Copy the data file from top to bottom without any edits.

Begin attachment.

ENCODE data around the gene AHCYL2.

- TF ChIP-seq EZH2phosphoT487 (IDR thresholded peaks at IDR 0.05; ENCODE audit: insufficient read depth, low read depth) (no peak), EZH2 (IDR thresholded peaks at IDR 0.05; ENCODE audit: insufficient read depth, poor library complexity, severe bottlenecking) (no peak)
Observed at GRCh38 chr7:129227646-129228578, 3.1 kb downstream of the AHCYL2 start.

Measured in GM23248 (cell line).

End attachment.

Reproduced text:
ENCODE data around the gene AHCYL2.

- TF ChIP-seq EZH2phosphoT487 (IDR thresholded peaks at IDR 0.05; ENCODE audit: insufficient read depth, low read depth) (no peak), EZH2 (IDR thresholded peaks at IDR 0.05; ENCODE audit: insufficient read depth, poor library complexity, severe bottlenecking) (no peak)
Observed at GRCh38 chr7:129227646-129228578, 3.1 kb downstream of the AHCYL2 start.

Measured in GM23248 (cell line).